This post is to complete a sequence about pain and suffering and how we respond. I didn’t want to leave this as a purely philosophical issue. Indeed the substance of my last post was that this is not an area that is correctly addressed that way. Our practical response is more important than any philosophical point-scoring. So here I will first briefly repeat the conclusion so far, and then add a final point.
In two previous posts I presented a paper of Peter van Inwagen, concerning the pain and suffering of the world, and what can and cannot be concluded from it. They can be found here:
I affirmed that the capacity of human beings to make moral judgements is important, but it cannot be trusted as reliable when faced with really big questions, where we just don’t know what all the parameters are. Questions such as the moral value of the universe as a whole, for example. We just do not know enough to pass judgement on a question as big as that, or on any question which amounts to the same thing, such as whether it would be better for the laws of nature to be other than as they are. And this means that when faced with the question posed by the pain of the world, we cannot answer it in the position of grand inquisitor, passing judgement on whether or not the world is good.
Now I will add a further comment that is also important in this context.
It is a tremendously good thing that the human race has discovered things like vaccination and mosquito nets. I am fully in favour of things like the global polio eradication initiative. And if I could eliminate for ever the current ten worst parasites worldwide then I think I would do it without hesitation. So it is allowable to object to the world, to say that we can make a better job of it, in specific cases like this. I think we are not just allowed to, but are meant to, eradicate things like ebola and river blindness. And yet this does not amount to saying to God, “You should never have allowed there to be viruses and parasites”. This is because I think that sort of objection probably amounts to saying, “You should have turned the world into a different sort of project altogether, one which cannot thwart you, and which amounts to a puppet.”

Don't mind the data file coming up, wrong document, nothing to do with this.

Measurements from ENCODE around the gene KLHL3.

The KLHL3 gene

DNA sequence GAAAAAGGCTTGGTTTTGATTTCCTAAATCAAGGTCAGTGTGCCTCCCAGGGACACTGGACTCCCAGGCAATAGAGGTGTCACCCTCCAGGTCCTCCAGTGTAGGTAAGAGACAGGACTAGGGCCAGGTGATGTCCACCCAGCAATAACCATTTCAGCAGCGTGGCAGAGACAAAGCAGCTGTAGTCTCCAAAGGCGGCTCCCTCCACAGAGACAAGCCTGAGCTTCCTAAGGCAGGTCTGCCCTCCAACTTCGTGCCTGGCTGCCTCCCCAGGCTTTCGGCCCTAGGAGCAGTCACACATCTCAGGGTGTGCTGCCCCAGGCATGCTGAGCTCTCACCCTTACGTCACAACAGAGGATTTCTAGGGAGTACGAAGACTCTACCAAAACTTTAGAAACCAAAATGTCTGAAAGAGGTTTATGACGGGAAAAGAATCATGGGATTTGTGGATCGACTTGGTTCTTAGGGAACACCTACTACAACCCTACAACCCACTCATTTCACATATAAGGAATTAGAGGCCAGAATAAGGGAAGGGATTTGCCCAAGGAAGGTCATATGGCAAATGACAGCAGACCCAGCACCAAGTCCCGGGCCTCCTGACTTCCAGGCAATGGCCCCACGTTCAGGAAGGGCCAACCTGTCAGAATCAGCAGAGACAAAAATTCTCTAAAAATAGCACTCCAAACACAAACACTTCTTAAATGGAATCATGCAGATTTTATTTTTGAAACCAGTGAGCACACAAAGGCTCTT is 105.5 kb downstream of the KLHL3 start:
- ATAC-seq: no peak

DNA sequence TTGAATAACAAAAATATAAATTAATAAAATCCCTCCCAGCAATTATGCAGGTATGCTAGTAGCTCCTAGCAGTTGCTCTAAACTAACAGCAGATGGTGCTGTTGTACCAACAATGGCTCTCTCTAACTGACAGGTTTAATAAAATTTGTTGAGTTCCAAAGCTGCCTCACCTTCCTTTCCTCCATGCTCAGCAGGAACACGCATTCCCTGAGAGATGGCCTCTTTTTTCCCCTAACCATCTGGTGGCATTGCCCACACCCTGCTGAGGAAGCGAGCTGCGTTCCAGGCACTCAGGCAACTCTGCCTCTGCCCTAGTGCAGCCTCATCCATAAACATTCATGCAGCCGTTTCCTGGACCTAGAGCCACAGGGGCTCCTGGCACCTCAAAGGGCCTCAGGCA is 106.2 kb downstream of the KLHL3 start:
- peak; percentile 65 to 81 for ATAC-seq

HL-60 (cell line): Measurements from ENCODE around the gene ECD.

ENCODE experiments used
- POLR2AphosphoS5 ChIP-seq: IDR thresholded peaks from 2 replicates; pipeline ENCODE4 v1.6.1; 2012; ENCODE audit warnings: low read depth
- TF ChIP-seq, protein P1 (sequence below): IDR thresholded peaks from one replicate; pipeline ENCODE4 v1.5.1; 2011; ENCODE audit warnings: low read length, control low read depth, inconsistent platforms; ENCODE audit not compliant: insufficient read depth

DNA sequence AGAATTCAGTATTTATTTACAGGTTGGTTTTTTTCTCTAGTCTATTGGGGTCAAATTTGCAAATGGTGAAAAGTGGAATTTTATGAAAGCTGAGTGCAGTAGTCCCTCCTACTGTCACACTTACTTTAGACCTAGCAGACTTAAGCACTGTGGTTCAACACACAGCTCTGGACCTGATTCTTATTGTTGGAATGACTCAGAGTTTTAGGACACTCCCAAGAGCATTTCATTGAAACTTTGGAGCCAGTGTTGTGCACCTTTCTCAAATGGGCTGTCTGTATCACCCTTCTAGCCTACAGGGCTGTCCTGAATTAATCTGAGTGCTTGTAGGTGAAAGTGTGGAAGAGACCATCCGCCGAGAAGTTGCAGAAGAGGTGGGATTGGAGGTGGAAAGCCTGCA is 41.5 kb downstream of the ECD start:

So instead we have parasites and the job of dealing with them. Before modern technology, they could have been largely avoided in humans if people had lived more peaceably and given their energies to understanding the world and arranging equitable living conditions for everyone, instead of fighting for supremacy. With modern technology we can address public health issues with the real prospect of large amounts of success, except that comparatively well-off people are hesitant about paying the modest cost involved. We don’t find it easy to assess the relative merits of making an extra payment to the world health organization, for example, as compared to taking one more trip to the local cinema. So there remains the great problem of the human will, which is solved another way.
The long-term project that the world might be about, it seems to me, is one in which we, the conscious decision-makers of the world, freely choose to make the world achieve the goodness of which it is capable. Also, I guess, without the action of conscious agents such as ourselves, it is not possible for this to happen, because impersonal processes cannot make it happen. Such processes are indifferent to good and bad. But conscious agents such as ourselves are not indifferent to good and bad, and can do something about it. God could supervise the world more directly—by what we would call miracles—but then it would not be a world. It would be a puppet. So God achieves the overall project of a good world in the only way it can be achieved—through the willing, freely chosen cooperation of every agent, to the extent to which each is free.
That is a guess about the overall project; a guess that is much too big for me to make, of course. But I mention it because it is very much in keeping with traditional Christian understanding of the big picture. In the Lord’s prayer, for example, we are not encouraged to try to get away and go to somewhere else called heaven; we are told to desire that things be done on Earth as they are done ‘in heaven’, which is to say, in the framework of absolute goodness.